Spoilers below. Only read if you’re up to date with the finale of Season 5 of Game Of Thrones.
Season 5 of Game Of Thrones, the world’s most
illegally downloaded watched show, concluded this week, in a blaze of blood, nudity, mutiny and death. Okay, so that’s nothing new for the show which has prided itself on trying to shock the hell out of audiences since its very first episode (who even remembers that infamous scene where Jamie Lannister pushed the tiny Stark kid out a window before returning to screw his own sister, Cersei?), but Season 5 of Thrones left viewers bitterly divided. Arguably more divided than even following the Red Wedding, or the Purple Wedding, or the 9th episode of this season, in which a major character burned his own daughter at the stake.
Game Of Thrones is a challenging series to watch, and has been since it began. For one, the series is, unlike most going these days, unafraid to kill off major characters. Everyone gasped when Sean Bean’s Edd Stark had his head removed towards the end of Season 1. Everyone almost broke the internet when half the remaining Stark clan were butchered at the Red Wedding’s medieval brutality. Series’ villain King Joffrey found himself struggling to make it past episode three of the fourth season, while Hero Midget Tyrion Lannister killed his own father (and also his betraying lover, much to his chagrin) closing out 2014’s adventures in Westeros. Now, the conclusion of Season 5 sees the death of fan-favorite character Jon Snow (Kit Harington), arguably the least interesting character remaining in the show who isn’t a total asshole, or Brienne of Tarth. Sure, a number of other notable killings were dealt out, but none more shocking than Jon Snow’s untimely departure from the series.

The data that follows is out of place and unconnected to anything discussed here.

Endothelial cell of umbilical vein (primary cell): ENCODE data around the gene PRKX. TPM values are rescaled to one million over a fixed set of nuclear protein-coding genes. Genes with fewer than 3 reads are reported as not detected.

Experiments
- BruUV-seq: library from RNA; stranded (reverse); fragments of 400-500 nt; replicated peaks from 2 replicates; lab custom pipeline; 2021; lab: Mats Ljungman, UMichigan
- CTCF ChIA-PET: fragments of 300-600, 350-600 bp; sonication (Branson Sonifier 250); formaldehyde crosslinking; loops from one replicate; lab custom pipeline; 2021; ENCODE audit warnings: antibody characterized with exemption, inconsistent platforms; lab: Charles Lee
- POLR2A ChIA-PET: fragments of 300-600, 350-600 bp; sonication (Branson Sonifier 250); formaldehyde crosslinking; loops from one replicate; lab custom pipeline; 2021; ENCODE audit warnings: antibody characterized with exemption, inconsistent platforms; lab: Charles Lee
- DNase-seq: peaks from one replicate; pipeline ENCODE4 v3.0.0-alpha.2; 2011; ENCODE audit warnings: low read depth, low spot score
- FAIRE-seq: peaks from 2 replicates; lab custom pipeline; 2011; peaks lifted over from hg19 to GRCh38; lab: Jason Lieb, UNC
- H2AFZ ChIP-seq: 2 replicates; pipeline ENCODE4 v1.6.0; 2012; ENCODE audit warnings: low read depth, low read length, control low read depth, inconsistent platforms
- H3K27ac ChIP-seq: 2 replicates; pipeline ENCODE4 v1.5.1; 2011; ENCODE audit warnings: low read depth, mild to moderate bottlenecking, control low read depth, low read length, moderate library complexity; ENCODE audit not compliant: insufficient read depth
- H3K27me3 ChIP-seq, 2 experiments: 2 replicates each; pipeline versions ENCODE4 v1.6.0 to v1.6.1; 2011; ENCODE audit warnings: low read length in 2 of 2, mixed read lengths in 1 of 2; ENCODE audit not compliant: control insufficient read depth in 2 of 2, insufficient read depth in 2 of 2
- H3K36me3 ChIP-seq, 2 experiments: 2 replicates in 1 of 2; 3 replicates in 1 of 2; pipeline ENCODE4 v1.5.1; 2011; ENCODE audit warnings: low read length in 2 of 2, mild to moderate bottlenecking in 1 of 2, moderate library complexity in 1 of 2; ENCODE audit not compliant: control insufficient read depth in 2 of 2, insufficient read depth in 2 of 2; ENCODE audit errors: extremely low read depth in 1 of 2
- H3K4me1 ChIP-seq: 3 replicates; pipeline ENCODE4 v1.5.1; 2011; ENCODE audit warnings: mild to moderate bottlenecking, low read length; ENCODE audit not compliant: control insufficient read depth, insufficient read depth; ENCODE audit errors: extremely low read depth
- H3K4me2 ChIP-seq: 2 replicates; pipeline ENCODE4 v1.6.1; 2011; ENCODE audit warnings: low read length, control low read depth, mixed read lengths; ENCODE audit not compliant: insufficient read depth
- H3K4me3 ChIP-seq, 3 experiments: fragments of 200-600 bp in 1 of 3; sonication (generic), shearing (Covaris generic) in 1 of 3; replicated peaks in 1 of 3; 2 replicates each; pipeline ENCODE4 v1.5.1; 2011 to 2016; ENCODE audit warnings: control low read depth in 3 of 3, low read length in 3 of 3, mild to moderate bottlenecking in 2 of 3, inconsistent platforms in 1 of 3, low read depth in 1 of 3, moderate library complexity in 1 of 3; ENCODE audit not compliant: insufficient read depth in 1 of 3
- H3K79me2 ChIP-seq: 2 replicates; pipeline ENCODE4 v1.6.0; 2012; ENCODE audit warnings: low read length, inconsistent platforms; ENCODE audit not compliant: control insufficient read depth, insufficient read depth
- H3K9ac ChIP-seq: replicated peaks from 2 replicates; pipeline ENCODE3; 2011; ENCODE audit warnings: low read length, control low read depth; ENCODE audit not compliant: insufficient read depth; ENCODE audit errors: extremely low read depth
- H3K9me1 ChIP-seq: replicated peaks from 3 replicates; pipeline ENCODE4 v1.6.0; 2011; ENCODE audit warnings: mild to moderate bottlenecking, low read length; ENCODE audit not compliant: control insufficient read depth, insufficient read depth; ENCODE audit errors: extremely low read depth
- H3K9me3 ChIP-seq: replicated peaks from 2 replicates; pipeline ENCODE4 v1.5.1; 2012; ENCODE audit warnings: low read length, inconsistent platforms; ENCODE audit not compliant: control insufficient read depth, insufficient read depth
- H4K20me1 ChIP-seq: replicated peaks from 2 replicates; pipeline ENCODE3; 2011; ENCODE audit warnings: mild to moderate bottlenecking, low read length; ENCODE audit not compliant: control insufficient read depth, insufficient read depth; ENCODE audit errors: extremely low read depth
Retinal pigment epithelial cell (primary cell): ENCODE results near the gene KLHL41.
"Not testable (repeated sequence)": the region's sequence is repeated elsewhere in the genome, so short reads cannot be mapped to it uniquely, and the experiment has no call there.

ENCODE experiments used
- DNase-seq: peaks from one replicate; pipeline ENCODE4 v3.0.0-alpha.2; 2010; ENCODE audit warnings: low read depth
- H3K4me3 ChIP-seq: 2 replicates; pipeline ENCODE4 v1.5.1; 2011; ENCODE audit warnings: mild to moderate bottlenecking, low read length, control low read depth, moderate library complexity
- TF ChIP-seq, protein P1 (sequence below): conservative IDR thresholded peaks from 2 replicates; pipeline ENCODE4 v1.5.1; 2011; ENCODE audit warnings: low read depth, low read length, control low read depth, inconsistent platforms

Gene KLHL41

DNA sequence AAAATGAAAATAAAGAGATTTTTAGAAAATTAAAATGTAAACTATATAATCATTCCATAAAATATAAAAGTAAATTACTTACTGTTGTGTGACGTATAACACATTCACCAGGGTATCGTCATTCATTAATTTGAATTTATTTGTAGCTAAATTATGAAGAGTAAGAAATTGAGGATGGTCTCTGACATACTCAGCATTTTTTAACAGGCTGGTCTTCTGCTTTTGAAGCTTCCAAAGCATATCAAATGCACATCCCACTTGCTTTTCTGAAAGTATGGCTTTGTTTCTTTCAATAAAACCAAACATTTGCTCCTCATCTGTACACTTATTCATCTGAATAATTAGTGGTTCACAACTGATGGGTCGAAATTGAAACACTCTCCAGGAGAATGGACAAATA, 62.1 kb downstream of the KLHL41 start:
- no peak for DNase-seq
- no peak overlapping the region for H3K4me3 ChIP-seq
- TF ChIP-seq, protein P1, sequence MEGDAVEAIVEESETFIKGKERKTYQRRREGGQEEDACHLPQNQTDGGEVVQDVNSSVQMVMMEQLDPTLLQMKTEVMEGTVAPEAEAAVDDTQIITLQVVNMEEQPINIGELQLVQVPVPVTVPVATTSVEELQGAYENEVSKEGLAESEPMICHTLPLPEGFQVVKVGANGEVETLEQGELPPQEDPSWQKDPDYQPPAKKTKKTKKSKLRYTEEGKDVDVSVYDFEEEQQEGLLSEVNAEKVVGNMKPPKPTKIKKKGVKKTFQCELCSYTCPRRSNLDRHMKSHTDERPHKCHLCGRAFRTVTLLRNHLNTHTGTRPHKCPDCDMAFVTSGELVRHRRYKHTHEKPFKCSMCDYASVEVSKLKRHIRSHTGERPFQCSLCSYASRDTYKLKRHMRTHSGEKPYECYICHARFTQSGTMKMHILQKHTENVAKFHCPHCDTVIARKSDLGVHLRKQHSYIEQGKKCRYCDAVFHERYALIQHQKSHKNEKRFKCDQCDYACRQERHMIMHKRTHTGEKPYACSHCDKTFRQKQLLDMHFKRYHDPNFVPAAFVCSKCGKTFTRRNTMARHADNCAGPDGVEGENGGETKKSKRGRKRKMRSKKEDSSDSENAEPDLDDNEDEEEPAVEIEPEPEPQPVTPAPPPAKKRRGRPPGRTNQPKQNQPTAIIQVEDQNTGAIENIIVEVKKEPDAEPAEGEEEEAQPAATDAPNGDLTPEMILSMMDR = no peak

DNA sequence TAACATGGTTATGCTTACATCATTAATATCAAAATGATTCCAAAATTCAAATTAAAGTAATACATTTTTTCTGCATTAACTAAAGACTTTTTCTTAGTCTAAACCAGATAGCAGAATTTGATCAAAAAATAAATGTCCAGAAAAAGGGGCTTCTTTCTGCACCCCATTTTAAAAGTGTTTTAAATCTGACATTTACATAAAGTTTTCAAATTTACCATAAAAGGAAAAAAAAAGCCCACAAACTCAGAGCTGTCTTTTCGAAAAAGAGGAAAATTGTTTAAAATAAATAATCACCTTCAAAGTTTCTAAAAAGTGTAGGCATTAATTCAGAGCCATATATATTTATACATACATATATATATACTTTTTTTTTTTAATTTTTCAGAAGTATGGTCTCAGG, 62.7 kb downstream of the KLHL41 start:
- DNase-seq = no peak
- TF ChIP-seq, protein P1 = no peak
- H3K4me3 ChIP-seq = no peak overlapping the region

Fans wail and moan about the emotional investment into characters on the show, who then end up butchered without resolving anything – if anyone remains surprised about this after the end of the first season, surely the Red Wedding would have nailed that coffin shut. So how come everyone is so up in arms about the man who “knows nothin'” being offed in the final frames of Season 5? After all, it’s not like he was important to the show’s success, or even its ongoing narrative, right? Er….